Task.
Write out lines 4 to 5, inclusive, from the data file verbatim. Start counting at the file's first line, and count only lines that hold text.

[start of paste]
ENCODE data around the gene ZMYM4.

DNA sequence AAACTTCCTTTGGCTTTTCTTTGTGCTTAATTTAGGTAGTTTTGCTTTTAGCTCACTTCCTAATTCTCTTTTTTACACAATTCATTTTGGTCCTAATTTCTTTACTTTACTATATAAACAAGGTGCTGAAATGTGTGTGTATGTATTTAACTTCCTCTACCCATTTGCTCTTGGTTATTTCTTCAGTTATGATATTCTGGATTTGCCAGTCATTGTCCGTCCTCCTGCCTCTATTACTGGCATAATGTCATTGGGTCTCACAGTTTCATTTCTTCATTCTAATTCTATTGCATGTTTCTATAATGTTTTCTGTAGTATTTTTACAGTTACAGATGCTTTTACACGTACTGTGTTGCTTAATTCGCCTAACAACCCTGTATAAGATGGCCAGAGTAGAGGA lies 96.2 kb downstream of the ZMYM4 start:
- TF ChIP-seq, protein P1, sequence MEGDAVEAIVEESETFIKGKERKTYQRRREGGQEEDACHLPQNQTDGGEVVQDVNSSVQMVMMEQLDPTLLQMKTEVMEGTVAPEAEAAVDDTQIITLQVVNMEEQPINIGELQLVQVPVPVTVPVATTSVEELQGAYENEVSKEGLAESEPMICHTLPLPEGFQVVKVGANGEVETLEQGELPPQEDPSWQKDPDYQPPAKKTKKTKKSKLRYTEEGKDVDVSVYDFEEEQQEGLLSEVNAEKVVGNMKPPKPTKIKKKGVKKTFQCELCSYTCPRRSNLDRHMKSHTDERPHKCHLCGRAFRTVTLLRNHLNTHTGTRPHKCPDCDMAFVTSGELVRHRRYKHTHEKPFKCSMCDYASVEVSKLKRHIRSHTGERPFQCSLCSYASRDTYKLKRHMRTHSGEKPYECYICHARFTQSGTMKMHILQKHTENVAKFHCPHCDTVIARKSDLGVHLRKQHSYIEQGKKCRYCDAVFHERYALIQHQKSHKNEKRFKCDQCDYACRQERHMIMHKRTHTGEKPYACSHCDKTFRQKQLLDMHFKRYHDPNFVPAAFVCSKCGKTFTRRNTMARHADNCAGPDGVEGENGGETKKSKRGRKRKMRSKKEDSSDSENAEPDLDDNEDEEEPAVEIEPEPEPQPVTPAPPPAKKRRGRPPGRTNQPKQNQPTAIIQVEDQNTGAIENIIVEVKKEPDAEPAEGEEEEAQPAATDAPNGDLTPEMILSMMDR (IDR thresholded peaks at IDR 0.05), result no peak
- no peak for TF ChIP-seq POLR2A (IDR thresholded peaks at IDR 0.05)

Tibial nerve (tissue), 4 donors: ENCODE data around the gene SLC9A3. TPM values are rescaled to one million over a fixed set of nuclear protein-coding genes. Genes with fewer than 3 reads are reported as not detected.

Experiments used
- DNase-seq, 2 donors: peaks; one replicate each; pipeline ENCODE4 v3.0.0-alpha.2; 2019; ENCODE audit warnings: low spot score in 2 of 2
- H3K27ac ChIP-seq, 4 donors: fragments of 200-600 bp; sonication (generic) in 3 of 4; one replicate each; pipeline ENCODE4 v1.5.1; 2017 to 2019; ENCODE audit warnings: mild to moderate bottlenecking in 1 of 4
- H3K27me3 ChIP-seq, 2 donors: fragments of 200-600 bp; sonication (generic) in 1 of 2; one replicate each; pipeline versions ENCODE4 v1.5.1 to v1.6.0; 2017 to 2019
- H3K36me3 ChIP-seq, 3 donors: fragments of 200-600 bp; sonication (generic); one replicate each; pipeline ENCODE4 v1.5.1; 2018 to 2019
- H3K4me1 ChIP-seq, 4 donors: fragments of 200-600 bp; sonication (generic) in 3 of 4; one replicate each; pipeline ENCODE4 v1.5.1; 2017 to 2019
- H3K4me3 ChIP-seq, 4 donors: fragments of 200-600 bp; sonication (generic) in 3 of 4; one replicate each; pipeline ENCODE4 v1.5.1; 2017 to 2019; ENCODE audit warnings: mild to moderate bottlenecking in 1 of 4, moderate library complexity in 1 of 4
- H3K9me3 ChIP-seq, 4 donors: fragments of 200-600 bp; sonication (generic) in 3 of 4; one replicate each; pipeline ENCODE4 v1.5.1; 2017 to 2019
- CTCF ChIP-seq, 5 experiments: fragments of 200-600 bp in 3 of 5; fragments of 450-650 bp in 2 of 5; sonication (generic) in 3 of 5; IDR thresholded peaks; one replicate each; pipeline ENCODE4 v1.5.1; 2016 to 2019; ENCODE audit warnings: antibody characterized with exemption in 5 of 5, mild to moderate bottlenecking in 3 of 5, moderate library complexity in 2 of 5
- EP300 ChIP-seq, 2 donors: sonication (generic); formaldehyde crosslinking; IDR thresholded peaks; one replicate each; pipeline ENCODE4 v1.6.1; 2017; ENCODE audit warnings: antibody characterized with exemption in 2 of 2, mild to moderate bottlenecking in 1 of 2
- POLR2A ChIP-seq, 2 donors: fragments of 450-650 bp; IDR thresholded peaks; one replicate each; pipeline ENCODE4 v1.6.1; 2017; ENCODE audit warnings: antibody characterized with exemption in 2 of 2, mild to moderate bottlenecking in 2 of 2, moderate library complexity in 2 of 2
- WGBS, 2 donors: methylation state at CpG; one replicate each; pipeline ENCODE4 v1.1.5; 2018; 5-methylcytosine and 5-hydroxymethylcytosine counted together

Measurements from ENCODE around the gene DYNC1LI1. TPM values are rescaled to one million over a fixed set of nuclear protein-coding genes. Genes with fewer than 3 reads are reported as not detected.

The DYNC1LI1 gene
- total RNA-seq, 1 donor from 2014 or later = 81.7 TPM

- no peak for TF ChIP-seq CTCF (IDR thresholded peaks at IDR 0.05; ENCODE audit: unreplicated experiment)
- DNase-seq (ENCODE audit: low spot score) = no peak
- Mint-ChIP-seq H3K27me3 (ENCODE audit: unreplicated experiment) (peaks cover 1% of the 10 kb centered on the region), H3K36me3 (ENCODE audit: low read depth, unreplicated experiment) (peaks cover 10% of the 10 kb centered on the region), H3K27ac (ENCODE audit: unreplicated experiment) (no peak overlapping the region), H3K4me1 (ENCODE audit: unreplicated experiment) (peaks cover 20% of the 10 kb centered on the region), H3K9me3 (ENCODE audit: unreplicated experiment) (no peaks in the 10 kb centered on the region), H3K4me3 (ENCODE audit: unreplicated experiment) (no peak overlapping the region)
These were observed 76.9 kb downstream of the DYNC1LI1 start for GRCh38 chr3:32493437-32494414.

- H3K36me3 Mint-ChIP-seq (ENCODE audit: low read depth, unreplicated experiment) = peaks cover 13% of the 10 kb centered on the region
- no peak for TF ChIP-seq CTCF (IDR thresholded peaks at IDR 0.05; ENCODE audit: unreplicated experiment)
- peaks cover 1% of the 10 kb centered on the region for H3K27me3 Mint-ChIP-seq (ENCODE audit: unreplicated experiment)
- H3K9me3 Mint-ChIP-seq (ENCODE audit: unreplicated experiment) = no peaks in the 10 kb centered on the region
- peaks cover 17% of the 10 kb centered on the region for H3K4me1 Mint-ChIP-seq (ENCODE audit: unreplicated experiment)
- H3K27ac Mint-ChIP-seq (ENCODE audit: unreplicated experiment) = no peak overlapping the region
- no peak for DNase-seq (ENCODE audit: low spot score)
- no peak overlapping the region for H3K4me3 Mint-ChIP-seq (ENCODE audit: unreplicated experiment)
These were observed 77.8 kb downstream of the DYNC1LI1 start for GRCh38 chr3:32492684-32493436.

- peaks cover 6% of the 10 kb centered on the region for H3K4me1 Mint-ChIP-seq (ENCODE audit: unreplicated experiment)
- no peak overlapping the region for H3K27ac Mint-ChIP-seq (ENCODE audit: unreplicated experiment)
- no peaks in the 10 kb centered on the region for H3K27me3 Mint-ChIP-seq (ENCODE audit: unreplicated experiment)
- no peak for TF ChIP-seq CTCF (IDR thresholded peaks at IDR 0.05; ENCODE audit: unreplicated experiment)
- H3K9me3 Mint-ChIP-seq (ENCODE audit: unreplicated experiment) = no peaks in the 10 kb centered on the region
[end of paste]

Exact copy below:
- no peak for TF ChIP-seq POLR2A (IDR thresholded peaks at IDR 0.05)

Tibial nerve (tissue), 4 donors: ENCODE data around the gene SLC9A3. TPM values are rescaled to one million over a fixed set of nuclear protein-coding genes. Genes with fewer than 3 reads are reported as not detected.